A police officer wants to talk to Merrilee Satriano on a secret channel. “Go ahead, sir,” she radios.

“I saw something in the bulletin,” the officer said. “How many more days?”

“Thirteen more working days,” she smiled.

Satriano is a dispatcher who is retiring after 32 years with the Denver Police Department. When she first started, she interacted with citizens in distress as a call-taker. She switched halfway through her career and became a dispatcher. (The police department separates the two jobs.)

Technological advances have changed her job dramatically over the last few years. She pulls out a red cardboard ticket to demonstrate. “This is what we used to use to record calls,” she said. Red tickets were for emergencies, white for non-emergencies, and each was filled out by hand using codes and then time-stamped.

Now, she spends 10 hours a day behind four flat-screen monitors that run computer-aided dispatch software. The status of each incident is differentiated by color. Alarms are used to notify her of prior incidents related to an address or suspect, and a GIS application is used to map officer locations to determine who's closest to the scene.

A message box pops up on the middle console. It's a notification from neighboring Adams County about an attempted child abduction that happened 30 minutes earlier. Before transmitting the message over the radio to officers in the field, she reads the details so “I don't sound too stupid,” she joked. Because the department has been using plain speak for the last four years, it's her job to digest the details and transmit a concise message. She then radios an officer — simultaneously clicking through screens — and describes the suspect: a male with piercings last seen driving a Ford truck with new rims.

Satriano laughs with co-workers between calls, which seem to come in every few seconds. She is calm. She seamlessly managed 31 incidents moving screen by screen, communicating addresses and prior incidents via radio to officers in the field. She transmits details of another call, a domestic dispute where the suspect was threatening to kill his entire family. She repeated the address, identified the suspect as male, reported that unknown weapons were involved, and advised officers that a prior 911 hang-up came from the location.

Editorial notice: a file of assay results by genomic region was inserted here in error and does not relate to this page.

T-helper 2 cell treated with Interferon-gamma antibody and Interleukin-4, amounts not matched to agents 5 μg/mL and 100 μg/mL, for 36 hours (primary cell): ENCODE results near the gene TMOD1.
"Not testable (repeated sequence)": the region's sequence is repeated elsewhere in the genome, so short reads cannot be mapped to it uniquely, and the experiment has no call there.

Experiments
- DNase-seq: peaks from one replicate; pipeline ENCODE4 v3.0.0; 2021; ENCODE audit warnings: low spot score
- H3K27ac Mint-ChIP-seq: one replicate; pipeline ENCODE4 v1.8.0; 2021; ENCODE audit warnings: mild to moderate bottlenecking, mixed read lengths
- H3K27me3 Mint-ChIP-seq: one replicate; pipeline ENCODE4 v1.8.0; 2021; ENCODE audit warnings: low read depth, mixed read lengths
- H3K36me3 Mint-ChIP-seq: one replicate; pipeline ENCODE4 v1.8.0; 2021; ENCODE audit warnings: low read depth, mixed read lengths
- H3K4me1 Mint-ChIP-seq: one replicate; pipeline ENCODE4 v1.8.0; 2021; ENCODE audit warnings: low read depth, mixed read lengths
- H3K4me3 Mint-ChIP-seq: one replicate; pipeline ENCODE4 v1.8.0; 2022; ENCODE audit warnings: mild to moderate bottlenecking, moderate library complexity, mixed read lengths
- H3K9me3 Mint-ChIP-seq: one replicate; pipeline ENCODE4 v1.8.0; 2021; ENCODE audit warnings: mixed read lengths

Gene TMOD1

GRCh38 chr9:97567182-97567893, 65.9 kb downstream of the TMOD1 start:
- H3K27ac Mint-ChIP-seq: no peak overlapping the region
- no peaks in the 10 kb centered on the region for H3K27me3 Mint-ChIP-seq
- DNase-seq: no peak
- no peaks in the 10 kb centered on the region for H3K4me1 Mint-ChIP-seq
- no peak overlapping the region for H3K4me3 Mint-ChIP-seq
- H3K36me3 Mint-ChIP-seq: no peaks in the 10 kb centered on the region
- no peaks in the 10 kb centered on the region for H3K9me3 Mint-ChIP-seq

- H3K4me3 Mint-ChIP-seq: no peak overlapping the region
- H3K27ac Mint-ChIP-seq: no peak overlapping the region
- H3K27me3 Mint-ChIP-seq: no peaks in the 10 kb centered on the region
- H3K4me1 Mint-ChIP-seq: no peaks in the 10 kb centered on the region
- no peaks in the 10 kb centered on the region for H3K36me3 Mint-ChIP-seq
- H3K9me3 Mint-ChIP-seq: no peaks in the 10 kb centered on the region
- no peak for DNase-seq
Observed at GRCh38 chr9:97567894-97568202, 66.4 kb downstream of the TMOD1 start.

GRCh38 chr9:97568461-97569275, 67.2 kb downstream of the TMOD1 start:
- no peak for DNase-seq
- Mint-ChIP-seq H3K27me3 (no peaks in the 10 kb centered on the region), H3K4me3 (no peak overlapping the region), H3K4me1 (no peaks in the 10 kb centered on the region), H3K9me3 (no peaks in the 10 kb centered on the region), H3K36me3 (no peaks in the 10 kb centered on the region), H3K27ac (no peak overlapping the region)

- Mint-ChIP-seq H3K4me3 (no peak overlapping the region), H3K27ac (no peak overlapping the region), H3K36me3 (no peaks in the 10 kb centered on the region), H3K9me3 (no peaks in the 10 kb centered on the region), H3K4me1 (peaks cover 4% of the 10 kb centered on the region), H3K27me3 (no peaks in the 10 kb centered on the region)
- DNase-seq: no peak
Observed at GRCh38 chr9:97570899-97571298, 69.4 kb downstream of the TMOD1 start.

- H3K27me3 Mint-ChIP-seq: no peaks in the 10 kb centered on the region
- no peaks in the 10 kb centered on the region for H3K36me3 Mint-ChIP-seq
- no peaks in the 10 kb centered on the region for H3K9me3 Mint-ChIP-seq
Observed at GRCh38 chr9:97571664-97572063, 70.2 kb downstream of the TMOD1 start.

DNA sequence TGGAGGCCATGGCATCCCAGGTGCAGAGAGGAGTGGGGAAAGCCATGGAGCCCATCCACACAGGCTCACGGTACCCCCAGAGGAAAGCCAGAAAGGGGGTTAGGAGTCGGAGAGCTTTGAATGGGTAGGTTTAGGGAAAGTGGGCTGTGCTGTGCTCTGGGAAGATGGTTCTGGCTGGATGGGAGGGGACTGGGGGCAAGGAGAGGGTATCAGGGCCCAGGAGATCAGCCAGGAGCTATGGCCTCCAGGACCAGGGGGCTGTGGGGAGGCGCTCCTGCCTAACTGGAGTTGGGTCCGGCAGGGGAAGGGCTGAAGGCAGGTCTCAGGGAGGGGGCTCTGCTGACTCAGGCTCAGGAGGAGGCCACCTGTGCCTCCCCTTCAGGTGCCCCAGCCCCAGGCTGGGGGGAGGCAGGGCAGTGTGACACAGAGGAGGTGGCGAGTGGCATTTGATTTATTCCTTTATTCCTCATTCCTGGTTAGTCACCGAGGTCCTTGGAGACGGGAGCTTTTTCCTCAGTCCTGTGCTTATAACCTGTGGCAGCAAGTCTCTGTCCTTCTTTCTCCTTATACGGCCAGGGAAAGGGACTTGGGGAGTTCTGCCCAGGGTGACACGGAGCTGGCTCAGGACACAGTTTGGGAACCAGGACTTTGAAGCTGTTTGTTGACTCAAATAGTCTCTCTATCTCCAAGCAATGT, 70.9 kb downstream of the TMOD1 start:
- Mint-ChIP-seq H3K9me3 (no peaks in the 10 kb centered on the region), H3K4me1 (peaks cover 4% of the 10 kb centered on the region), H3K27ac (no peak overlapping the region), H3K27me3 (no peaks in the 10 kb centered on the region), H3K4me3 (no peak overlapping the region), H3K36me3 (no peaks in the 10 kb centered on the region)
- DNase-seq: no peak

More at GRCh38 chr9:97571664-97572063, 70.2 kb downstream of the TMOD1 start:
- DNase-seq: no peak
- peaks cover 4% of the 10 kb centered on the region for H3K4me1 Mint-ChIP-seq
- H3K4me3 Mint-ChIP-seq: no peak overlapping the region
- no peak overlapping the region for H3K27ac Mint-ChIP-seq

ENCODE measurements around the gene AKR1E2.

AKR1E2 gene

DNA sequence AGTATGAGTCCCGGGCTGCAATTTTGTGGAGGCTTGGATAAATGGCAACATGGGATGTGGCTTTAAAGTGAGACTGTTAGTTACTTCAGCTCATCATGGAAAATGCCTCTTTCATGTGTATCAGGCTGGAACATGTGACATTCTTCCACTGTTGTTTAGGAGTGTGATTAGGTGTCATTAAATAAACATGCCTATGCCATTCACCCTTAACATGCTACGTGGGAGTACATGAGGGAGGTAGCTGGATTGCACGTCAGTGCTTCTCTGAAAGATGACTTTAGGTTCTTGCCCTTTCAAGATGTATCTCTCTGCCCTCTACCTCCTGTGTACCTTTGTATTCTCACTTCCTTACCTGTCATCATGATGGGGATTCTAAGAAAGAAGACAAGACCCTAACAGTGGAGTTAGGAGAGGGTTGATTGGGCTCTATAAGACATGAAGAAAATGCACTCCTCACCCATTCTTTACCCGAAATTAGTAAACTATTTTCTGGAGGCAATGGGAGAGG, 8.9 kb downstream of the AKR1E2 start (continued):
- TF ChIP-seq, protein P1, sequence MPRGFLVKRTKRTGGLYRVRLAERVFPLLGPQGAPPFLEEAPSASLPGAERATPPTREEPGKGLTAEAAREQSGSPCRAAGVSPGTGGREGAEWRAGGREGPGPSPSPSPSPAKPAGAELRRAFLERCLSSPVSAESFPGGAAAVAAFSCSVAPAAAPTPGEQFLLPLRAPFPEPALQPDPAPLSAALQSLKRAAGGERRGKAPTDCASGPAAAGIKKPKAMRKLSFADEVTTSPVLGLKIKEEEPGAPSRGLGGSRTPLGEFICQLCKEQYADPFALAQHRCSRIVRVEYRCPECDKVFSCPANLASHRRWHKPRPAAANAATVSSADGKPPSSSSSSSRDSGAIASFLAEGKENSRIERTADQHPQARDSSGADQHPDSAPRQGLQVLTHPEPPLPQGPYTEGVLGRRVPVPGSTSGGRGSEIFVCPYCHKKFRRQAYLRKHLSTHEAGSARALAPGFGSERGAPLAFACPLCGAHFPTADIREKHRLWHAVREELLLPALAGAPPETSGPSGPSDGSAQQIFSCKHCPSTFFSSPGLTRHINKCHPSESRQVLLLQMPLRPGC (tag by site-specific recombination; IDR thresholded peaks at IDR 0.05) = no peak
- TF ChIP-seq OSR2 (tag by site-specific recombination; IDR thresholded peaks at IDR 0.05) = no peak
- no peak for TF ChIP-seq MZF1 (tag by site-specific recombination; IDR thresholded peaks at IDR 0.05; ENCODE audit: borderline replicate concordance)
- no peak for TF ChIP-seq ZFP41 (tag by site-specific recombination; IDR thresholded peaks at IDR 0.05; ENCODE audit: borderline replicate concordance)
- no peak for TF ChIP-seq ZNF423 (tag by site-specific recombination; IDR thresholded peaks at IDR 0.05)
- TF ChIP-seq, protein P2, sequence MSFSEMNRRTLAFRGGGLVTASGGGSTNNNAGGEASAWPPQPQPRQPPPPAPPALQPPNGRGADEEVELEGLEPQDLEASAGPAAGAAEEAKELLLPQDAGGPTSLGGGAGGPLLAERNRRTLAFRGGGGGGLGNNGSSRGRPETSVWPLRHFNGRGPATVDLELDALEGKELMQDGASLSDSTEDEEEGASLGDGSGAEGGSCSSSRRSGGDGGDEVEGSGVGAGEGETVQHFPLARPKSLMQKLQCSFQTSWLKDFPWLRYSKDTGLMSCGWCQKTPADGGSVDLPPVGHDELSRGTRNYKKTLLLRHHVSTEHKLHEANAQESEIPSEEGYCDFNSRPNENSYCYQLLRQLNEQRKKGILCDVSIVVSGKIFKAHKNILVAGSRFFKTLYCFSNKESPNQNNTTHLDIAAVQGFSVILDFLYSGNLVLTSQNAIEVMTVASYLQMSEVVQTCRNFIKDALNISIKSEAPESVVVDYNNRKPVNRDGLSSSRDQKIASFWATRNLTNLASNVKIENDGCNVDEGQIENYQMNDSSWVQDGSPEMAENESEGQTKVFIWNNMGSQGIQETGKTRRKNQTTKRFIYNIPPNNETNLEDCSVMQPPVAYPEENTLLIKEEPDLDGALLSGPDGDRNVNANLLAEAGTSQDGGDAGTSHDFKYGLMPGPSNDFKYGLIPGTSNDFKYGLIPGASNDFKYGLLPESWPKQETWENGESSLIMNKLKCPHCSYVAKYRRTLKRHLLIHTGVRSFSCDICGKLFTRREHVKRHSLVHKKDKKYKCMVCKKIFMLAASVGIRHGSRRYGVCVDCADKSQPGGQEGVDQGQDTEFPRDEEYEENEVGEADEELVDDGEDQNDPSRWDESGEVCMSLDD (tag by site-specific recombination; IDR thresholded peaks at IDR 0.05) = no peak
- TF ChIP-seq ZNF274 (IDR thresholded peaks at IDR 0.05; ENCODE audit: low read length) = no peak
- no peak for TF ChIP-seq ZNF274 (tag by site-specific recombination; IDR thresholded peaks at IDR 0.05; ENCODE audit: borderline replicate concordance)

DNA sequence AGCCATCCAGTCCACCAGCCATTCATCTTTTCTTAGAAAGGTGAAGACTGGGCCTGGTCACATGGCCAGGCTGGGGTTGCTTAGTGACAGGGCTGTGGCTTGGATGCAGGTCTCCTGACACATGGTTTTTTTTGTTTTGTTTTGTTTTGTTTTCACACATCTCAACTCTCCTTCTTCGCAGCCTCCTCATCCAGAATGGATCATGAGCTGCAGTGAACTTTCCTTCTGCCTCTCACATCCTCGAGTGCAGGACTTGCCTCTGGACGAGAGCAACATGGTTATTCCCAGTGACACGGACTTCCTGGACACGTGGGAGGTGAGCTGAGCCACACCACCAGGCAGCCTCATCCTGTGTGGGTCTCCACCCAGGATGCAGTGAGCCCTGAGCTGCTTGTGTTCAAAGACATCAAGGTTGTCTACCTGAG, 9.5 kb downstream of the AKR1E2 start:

Managing incidents comes second-hand to Satriano, and she credited time on the job and technological advancements. She wished current technology was available during the Columbine High School incident in April 1999, when she spent five hours dispatching.

It was a chaotic day. Her role was to try to get officers to cover corners at the school and in the surrounding neighborhoods. But mapping systems didn't exist 10 years ago, and she was unfamiliar with specific areas. In addition, a lack of mutual-aid channels and incompatible radio systems hindered everyone's ability to organize an effective multi-jurisdictional response.

They also received calls from citizens and those trapped inside the school. She looked down when she described the details of the horrific scene and dispatching the information to officers.

“I've never listened to the 911 tapes from that day,” Satriano said, shifting uncomfortably in her chair.

She'll miss the job but admits it's not for everyone.

“You must be thick-skinned,” she said.

Mary Rose Roberts is the associate editor for Urgent Communications.